In an instant, my world turned upside down. I didn’t know how someone could accept me after all that I had done. But if my sister could love me, maybe I could learn to love too. Maybe I didn’t have to be so cruel to others, or to myself.

My sister had every right to see me as a snake, as a monster. But instead, she saw me as a human being, as her brother. And then, she chose to act – not with rejection, but with radical compassion.

Radical compassion is a choice. It is the choice to be loving, even when the love is not earned. It is the choice to see someone else as a brother, not a snake. It is the choice to give someone what they need, not what they deserve.

My sister made that choice. Others have as well.

Aubrey Fontenot found out his son was being bullied. After confronting the bully, Aubrey discovered that the bully and his mother had lost their home and were living on the streets. Aubrey made the choice to buy his son’s bully new clothing, offer friendship and care, and even raise thousands of dollars in donations for the family. Instead of seeing an enemy, he saw a person in need.

Rose Espinoza was worried about the safety of her family as the neighborhood was frequented by gang violence. Instead of moving away or barricading her home, Rose made a different choice. She transformed her garage into a K-12 tutoring program, offering free food and education for the kids in the area. Within two years, criminal activity in the neighborhood dramatically decreased while academic performance improved. Instead of building a wall, she opened a door.

Sharletta Evan’s three-year-old son was shot to death by a teenage boy in a drive by shooting. After the trial, she met with the teen who killed her son. She made the choice to forgive him. And she made the choice to love him, and even consider him family. Years later, he calls her mother and she calls him son.

These stories are uncomfortable – but that’s the point. Radical compassion is radical.

It’s hard, but it’s worth it. A recent study compared different practices of addressing bullying in a sample of 745 schools in California. The odds of bullying in schools that used supportive, compassionate practices was found to be 90% less compared to schools that used more punitive and exclusionary practices. 90%. That is the power of choosing compassion.

If cruelty is our venom, then compassion is our cure.

And every one of you here has the power to offer that cure. It doesn’t matter if you’re not a touchy feely type. It doesn’t matter if you feel anger towards those who are cruel.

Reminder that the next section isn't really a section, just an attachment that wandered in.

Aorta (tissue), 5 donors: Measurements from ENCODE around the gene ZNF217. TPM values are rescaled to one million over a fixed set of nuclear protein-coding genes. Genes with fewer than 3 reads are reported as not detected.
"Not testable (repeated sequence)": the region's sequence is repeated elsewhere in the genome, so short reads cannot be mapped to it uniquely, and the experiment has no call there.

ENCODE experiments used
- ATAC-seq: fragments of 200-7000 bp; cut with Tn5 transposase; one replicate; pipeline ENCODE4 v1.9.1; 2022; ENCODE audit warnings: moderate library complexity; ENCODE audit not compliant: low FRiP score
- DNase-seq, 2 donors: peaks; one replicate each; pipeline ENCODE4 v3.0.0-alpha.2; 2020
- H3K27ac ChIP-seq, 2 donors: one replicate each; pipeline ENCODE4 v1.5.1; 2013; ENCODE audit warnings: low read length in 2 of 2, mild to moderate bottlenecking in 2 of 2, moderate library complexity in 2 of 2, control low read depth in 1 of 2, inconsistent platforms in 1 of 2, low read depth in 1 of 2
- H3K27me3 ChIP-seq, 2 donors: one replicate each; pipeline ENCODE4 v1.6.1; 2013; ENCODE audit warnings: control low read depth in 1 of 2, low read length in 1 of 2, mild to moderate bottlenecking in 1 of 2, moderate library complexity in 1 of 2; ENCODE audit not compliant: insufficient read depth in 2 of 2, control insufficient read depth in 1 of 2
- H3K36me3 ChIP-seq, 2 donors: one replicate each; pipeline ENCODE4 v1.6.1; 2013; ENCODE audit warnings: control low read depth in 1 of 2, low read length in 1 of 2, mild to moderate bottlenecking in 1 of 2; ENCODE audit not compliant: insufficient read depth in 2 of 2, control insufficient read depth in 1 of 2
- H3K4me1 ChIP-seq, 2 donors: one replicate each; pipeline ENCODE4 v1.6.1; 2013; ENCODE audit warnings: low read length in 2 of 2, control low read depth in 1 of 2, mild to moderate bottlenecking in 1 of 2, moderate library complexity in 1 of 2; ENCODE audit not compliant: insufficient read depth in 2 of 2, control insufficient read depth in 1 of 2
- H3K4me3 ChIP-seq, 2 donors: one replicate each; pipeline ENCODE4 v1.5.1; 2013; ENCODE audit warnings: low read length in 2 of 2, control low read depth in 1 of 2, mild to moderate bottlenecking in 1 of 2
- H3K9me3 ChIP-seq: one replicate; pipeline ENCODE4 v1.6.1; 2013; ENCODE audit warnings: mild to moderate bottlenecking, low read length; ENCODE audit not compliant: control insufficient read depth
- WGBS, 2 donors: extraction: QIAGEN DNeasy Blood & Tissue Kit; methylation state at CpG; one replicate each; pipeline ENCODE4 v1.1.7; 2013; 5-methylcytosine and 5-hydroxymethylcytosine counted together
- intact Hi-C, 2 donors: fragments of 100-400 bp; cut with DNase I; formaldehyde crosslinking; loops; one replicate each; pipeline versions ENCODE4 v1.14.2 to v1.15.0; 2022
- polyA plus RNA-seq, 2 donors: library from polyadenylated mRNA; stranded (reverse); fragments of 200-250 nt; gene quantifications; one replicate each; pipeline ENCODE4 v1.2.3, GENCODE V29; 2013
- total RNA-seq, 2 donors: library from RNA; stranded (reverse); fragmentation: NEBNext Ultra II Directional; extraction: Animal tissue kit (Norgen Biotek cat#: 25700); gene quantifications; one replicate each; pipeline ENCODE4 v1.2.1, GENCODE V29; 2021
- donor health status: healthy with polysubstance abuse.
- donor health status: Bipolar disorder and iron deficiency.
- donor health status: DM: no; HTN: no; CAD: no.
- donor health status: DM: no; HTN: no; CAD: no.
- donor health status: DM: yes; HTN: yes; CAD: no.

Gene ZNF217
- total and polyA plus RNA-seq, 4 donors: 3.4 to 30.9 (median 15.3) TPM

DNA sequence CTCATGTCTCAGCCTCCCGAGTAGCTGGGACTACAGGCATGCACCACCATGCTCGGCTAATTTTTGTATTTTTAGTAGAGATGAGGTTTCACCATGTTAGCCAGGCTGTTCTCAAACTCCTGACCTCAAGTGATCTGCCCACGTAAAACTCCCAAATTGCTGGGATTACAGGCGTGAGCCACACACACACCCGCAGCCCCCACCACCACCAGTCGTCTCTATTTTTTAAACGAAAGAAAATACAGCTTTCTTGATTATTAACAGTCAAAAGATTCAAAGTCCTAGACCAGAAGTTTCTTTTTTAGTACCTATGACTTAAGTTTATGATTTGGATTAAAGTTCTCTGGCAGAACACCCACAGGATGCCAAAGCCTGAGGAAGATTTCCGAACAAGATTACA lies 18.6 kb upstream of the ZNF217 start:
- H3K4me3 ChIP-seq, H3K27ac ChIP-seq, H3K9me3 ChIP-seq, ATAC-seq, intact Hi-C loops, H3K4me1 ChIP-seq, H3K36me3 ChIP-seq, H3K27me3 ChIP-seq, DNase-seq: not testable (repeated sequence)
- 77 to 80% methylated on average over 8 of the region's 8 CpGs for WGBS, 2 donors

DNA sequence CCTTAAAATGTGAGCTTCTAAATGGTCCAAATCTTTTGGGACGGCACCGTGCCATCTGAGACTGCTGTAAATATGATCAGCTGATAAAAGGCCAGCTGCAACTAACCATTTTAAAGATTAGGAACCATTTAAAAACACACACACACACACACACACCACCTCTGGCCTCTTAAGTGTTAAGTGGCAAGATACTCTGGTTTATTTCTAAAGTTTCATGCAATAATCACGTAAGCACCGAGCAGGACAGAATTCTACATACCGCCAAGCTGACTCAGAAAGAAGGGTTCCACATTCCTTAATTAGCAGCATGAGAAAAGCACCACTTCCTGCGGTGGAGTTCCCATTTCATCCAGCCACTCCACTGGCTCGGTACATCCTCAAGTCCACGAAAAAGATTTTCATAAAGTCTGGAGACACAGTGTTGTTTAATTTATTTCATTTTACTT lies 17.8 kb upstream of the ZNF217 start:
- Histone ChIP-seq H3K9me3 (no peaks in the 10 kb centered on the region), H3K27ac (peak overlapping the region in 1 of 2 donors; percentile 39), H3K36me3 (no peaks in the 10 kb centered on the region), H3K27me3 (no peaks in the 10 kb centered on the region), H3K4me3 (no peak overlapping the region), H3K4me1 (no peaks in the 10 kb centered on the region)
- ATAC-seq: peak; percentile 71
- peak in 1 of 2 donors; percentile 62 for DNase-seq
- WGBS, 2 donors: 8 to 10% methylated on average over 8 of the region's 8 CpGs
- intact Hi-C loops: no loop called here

What matters is your choice. Because you don’t need to feel loving to choose love.

Here is my challenge.

The next time someone hurts you, you will have a choice. You have the choice to treat them like a snake, or like a human being. And the way you treat them will affect how they treat themselves.

The people who harm you might believe, deep down, that they are bad people, that they are snakes. They might believe that the only way they can get what they need is through cruelty. But we know that they aren’t snakes – they are people just like us. And we can help them see that, too.

In that moment when you feel hurt, when the natural response would be to see this person as an enemy, I want you to do something that feels unnatural. I want you to look past the serpent. See the person who is struggling, imagine the wounds that led them to lash out in cruelty.

And then, respond with love.

Maybe that means just walking away instead of striking back.

Maybe that means doing the hard work of forgiveness, and starting to let go of the bitterness you feel towards them.

Maybe it means giving them the chance to experience kindness, whether that looks like a gentle response or an offer to help. Of course, this isn’t always feasible or wise – sometimes people will reject your kindness, and sometimes people are abusive or otherwise unsafe to be around, and in that case you need to be kind to yourself and prioritize your own safety.

Whatever love looks like in that moment, choose it.

Most of the time, when you do this, you won’t notice any difference. And that’s okay. Maybe you planted a seed of kindness in the other person, or maybe you stopped a seed of cruelty from growing in yourself.

But sometimes, rarely, you’ll see the power of compassion in all its glory. Sometimes, you’ll see a murderer realize he can still be forgiven. Sometimes, you’ll see a brother feel worthy of his sister’s love. And sometimes, you’ll see a bully learn what it takes to love himself.